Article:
As a horn player, you’ve probably been asked this before! We know that the right hand must be inside the bell — but why does it really have to be there?
1. The instrument is built for it!
The modern horn is the product of hundreds of years of refinement, and is literally built around the expectation that the right hand will be in the bell. From a practical standpoint, it helps the player hold the instrument comfortably. In terms of sound, our characteristically dark and mellow timbre is as much a product of our hand as the direction our bell faces. Speaking of which…
2. The hand functions like a music stand or sound shield.
Looking at the other main brass instruments in the orchestra or band, we are not the only ones altering our sound with an object in front of the bell. Sure, horn players might use their hand, but trumpet players are rarely aiming their bells straight out at the audience, trombonists are usually aimed down at an angle, and the tuba and euphonium send their sound up into the air. So why is the bell facing backwards?
3. The horn’s roots are in the hunt.
Horns were originally used for the hunt and played looped around the player’s shoulder while riding a horse. Equestrian practice was to hold the reins with the left hand and horns and weaponry with the right hand. Some believe this is because the majority of people are right-handed. The rider with the horn looped around his right shoulder would be in the front of the hunting party so he could alert the group of game. During this time, there were multiple horn signals recognized. Each had a different meaning and would signal to the hunting party specific information about the game and which direction to go. The rider with the horn would point the bell to the right and away from the horse’s ear, sounding it to the hunting party behind him.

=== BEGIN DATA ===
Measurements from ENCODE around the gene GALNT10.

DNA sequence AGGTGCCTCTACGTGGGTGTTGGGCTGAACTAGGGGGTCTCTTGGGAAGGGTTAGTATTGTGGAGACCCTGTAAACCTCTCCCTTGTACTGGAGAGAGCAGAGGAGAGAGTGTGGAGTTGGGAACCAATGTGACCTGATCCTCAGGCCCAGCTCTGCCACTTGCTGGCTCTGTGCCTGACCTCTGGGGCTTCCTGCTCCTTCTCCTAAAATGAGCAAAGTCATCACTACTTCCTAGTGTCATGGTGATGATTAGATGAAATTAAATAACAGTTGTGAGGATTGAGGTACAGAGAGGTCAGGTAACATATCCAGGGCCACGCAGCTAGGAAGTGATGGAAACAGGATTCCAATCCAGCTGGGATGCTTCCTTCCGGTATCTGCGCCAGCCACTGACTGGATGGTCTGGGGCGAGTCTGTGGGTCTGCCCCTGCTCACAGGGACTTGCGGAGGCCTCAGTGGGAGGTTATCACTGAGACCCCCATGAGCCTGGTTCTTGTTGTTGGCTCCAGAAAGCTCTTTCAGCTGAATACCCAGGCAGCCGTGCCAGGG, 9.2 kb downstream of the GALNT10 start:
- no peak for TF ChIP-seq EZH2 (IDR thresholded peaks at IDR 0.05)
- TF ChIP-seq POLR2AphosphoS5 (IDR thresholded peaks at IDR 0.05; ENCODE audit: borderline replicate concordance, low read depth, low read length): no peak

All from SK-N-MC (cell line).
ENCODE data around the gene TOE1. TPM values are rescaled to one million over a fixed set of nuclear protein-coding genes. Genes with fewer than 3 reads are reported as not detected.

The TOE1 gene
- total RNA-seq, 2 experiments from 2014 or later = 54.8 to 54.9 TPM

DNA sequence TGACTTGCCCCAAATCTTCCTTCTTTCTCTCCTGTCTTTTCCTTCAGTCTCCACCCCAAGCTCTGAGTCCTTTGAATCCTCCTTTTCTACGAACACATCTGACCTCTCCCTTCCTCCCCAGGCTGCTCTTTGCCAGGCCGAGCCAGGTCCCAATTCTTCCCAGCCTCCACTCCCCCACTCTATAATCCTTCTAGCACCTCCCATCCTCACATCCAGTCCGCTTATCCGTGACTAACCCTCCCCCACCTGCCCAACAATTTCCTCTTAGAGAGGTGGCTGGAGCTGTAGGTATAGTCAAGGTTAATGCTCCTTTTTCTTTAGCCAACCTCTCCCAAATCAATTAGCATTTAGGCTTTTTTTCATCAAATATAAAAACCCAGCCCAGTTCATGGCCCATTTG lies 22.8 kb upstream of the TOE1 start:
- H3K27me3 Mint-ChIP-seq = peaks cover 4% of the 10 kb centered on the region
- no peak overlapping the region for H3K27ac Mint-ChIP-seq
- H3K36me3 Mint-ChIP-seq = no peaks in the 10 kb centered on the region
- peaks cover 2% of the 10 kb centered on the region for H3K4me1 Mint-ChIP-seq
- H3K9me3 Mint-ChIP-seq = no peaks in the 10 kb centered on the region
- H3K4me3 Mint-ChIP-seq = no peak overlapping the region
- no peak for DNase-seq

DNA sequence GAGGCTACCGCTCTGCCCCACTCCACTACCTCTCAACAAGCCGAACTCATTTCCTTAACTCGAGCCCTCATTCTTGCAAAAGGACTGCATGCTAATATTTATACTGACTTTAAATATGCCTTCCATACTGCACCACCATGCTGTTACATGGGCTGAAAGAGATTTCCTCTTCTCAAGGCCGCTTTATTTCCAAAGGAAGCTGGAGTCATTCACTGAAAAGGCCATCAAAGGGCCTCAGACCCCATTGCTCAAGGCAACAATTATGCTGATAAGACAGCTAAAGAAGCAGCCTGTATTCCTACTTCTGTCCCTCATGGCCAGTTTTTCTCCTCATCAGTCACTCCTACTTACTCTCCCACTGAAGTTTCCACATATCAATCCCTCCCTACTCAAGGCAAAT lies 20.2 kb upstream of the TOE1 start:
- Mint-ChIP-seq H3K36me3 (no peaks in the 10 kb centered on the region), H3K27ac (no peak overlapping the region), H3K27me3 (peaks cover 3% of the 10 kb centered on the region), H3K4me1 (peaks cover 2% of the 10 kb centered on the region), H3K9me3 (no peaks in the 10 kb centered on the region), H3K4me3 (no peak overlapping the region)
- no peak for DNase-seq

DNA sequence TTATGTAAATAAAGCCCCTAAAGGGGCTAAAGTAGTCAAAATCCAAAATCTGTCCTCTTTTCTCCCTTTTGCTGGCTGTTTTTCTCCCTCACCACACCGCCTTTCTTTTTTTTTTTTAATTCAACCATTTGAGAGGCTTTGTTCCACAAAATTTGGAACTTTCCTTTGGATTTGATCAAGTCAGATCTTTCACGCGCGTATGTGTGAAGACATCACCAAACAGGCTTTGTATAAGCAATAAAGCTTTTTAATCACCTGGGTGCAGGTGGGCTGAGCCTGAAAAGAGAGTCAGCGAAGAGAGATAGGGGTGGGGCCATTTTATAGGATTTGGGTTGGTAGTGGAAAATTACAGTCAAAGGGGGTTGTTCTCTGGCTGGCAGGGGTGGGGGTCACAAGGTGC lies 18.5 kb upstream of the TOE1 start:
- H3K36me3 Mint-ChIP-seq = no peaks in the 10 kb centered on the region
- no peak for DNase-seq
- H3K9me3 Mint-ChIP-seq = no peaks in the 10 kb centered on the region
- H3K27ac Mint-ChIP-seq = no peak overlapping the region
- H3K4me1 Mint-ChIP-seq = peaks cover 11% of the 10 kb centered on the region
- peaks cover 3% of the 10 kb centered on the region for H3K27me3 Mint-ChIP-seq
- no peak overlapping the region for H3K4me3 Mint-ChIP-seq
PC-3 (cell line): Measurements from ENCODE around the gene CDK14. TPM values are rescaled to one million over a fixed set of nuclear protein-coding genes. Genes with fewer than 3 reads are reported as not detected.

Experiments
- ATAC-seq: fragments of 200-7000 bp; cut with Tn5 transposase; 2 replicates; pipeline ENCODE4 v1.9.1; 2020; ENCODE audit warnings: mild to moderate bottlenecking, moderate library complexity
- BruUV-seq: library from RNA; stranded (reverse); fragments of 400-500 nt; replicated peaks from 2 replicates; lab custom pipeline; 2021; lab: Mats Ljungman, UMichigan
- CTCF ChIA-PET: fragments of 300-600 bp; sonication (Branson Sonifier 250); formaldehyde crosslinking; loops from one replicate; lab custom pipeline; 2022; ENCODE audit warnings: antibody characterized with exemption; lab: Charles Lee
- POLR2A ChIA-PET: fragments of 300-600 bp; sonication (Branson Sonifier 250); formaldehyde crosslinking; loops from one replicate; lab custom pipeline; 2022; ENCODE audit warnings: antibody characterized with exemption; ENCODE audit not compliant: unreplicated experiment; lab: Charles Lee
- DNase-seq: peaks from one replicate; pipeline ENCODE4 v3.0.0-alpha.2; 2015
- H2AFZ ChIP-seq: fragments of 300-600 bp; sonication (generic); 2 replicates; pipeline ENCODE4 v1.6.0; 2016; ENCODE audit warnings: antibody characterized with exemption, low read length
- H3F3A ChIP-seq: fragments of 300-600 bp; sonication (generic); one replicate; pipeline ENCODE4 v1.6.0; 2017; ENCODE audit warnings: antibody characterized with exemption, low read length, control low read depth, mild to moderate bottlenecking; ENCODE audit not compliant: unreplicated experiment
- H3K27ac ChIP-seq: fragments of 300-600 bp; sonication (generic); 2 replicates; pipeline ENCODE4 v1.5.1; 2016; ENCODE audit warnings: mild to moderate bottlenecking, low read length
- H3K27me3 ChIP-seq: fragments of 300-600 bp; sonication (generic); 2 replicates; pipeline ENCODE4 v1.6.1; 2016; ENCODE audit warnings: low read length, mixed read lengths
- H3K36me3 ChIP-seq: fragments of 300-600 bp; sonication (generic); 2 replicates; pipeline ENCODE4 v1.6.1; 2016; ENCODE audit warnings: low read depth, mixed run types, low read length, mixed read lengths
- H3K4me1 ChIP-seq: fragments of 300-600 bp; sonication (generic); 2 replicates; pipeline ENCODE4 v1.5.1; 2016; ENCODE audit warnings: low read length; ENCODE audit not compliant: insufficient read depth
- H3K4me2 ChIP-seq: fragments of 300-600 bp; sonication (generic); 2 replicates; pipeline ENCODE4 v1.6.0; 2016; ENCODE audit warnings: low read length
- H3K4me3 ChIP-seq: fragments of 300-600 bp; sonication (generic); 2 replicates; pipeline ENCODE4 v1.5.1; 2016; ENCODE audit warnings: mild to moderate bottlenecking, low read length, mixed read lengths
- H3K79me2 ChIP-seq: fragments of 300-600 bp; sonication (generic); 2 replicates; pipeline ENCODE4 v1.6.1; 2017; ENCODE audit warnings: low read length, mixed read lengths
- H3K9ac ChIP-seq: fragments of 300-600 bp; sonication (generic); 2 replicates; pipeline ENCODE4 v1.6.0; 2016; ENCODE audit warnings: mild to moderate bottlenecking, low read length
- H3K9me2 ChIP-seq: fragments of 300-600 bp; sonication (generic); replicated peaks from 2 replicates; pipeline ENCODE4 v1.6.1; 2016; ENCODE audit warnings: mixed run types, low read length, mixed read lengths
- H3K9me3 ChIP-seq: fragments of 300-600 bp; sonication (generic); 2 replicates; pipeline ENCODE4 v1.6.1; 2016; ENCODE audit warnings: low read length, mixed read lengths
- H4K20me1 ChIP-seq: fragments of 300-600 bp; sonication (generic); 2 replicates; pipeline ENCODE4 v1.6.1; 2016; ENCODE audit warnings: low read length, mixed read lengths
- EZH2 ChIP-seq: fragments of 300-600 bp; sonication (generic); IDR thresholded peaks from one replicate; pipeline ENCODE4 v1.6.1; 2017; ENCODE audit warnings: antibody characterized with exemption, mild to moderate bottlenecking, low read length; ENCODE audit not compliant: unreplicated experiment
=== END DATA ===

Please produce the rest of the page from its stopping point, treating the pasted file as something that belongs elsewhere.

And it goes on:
4. The hand helps us predict where our sound will go.
Other brass instruments have the advantage of aiming their sound more or less forward towards the audience. As long as they can see where their bells are pointing they generally know who can hear them. As horn players, we have to be careful not to sit too close to walls, corners, or especially percussion instruments like the timpani. All of these things can distort our sound and make it hard to predict how we actually sound to our audience. Playing into percussion instruments can even hurt our embouchure because the reflected sound is so strong!
5. It’s tradition!
As originally used for the hunt, horns had no valves and the instrument could only be used to play notes in the natural overtone series. Over time, hornists learned that by changing the shape of their hands in the bell they could produce other notes as well. This technique, called hand horn technique, helped the horn to become a valuable member of the orchestra and a viable solo instrument in the 18th century.
Even now that we have valves, there is a major remnant of the old hand horn technique — stopped horn! Think about how different the sound of the instrument is, and remember that we even need to transpose to account for how much we have adjusted the length of our instrument when we close off the bell with our hand.
Next time someone asks you why you have to put your hand in the bell to play the horn, you can be at the ready with an answer! For advice on right hand placement, check out this link at our Education Site. Karen Houghton and Janet B. Nye posted an excerpt from their book, Recipe for Success: A balanced curriculum for young horn players, in this article that explains proper right hand technique. Happy horn playing!
— Dr. Sally Podrebarac
Dr. Mike Harcrow of Messiah College kindly shared this chart he uses in his lectures:
Thank you, Dr. Harcrow!